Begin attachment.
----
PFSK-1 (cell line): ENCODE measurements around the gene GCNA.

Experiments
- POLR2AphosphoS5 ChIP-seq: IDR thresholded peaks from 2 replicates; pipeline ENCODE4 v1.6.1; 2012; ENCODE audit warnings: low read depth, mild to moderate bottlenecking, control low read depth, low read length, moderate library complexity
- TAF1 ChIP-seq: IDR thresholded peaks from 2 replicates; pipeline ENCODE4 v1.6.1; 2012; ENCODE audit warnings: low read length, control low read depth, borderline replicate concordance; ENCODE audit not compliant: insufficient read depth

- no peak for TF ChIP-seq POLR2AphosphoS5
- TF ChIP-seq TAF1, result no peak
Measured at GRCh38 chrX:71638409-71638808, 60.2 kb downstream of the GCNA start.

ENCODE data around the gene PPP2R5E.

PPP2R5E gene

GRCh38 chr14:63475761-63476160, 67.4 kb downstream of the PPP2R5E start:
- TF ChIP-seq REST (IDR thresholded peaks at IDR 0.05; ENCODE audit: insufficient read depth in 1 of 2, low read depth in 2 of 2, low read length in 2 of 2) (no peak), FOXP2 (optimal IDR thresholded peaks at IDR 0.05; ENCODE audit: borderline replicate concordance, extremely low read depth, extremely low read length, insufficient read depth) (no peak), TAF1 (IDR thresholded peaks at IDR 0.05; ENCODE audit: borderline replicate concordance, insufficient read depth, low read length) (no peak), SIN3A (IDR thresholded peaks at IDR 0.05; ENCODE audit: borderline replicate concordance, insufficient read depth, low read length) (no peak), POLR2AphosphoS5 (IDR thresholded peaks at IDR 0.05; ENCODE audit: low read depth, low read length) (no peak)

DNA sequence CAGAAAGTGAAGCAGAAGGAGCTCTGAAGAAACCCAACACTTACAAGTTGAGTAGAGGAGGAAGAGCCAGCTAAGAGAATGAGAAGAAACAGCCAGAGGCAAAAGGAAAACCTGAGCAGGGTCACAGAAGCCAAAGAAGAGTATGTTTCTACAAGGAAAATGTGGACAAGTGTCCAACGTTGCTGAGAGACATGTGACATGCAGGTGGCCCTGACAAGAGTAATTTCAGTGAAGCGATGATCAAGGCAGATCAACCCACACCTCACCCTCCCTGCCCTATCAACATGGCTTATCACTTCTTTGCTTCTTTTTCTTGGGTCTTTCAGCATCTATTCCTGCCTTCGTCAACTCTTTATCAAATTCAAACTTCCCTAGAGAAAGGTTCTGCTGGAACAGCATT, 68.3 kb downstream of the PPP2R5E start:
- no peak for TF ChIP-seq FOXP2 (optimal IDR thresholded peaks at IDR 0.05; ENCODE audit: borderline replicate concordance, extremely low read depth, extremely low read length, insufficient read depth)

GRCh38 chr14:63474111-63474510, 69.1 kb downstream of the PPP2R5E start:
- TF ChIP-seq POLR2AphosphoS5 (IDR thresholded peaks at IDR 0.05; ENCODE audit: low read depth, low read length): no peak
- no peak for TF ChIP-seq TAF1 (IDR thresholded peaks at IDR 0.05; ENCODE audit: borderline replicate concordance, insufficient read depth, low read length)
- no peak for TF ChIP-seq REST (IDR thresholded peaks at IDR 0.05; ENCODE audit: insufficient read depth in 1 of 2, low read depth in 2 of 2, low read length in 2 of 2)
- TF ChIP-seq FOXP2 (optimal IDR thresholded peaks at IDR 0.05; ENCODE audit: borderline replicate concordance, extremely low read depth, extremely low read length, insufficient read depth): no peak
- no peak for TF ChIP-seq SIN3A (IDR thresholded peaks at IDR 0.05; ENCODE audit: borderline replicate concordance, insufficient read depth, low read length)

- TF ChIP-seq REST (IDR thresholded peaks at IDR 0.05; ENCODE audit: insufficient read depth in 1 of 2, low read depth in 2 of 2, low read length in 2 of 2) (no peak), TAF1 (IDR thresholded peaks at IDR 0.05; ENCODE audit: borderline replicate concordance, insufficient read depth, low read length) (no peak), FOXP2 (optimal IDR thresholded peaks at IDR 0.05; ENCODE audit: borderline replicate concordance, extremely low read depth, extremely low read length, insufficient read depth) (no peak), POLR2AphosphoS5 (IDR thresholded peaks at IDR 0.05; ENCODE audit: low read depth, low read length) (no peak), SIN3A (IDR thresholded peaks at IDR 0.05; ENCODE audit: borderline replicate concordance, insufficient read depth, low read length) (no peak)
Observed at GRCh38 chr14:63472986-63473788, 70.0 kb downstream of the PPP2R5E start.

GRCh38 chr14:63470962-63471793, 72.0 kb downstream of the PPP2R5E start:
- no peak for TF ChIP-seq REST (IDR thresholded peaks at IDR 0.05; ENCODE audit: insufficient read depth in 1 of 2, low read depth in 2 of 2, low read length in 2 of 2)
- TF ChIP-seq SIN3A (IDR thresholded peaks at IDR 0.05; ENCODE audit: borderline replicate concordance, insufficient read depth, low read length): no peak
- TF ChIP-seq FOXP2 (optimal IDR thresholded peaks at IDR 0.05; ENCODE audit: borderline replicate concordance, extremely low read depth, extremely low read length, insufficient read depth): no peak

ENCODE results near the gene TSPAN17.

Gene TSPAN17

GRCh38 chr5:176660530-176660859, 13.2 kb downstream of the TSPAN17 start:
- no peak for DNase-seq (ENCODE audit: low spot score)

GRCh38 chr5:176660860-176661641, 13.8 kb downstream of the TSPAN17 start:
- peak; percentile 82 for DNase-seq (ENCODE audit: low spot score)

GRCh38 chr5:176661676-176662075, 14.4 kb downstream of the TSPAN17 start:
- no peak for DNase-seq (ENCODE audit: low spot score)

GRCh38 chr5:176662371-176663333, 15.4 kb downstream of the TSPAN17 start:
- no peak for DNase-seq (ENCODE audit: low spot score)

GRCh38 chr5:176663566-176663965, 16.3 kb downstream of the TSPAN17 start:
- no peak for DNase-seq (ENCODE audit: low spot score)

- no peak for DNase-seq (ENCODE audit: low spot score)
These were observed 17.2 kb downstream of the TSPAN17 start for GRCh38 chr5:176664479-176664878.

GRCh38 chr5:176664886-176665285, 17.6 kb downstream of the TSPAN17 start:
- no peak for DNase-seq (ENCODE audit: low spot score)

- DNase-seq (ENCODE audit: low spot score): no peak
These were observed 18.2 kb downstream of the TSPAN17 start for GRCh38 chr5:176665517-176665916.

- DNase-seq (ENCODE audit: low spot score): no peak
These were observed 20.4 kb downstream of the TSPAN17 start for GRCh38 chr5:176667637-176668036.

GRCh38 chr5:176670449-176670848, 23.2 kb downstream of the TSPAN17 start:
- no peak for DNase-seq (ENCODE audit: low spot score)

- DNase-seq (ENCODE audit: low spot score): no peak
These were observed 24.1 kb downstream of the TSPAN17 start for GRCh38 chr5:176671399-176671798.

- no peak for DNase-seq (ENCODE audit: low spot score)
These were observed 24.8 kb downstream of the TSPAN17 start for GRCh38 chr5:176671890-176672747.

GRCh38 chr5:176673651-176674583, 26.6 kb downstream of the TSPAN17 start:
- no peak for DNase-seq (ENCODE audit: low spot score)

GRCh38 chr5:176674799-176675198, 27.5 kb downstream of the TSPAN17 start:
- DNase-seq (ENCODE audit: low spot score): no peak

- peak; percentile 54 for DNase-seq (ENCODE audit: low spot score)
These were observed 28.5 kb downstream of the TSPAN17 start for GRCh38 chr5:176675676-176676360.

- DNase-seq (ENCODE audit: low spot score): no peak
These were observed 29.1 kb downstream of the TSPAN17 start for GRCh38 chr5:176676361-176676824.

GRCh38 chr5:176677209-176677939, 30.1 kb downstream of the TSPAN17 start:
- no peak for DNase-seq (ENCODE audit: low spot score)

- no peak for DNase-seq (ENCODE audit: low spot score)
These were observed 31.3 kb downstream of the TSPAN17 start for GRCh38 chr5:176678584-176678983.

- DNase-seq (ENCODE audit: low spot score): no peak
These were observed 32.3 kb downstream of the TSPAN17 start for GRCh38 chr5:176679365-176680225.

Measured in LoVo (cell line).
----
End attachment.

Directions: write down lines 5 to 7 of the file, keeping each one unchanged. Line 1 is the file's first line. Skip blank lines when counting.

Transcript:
- no peak for TF ChIP-seq POLR2AphosphoS5
- TF ChIP-seq TAF1, result no peak
Measured at GRCh38 chrX:71638409-71638808, 60.2 kb downstream of the GCNA start.